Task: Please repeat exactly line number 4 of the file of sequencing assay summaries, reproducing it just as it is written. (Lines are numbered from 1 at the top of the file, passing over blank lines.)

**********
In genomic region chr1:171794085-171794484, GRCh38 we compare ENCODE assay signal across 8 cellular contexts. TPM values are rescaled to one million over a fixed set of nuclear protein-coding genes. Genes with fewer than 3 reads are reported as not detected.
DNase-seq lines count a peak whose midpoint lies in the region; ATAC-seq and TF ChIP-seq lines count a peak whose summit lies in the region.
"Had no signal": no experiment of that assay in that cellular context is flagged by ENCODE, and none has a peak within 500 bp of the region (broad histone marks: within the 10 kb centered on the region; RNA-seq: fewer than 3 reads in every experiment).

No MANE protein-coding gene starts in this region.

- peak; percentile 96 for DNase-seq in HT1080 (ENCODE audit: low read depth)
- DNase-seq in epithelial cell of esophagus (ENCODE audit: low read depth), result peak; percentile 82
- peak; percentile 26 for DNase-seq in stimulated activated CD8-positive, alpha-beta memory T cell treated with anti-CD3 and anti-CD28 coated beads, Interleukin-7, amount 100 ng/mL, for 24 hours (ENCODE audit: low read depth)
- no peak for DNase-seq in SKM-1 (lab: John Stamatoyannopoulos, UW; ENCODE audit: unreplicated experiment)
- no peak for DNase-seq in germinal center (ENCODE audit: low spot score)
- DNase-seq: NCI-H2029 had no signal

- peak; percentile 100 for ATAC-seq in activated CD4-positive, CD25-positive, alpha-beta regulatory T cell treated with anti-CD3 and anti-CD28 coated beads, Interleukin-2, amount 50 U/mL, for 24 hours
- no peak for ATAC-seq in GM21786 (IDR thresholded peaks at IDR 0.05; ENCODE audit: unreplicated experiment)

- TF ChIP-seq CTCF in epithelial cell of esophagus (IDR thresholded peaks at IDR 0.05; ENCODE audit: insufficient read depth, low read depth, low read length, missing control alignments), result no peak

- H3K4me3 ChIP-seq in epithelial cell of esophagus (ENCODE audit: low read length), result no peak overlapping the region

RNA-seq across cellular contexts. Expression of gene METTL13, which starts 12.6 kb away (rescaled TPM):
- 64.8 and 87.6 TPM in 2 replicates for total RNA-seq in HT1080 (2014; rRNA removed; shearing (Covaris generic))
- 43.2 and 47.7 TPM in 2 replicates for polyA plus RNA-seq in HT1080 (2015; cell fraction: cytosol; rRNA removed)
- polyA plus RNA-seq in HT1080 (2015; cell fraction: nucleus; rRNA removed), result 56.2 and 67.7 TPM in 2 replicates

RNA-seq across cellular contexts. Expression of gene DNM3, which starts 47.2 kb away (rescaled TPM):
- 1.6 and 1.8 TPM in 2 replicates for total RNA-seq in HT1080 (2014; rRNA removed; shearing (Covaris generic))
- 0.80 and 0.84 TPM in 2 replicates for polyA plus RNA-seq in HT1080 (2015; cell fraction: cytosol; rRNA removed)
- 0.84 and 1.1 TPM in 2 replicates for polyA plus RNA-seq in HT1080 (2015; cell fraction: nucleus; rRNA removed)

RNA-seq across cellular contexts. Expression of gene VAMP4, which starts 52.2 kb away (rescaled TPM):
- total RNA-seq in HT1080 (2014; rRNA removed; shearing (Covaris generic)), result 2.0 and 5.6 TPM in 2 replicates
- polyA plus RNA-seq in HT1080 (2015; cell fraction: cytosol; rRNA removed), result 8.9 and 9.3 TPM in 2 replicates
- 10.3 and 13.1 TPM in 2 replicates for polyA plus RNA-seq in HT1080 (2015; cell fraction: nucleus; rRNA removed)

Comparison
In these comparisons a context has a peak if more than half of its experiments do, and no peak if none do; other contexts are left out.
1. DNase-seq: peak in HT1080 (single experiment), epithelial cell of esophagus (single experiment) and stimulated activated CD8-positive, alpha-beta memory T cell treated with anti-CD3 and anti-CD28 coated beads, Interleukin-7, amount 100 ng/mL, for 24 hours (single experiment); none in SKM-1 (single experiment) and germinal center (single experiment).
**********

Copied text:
No MANE protein-coding gene starts in this region.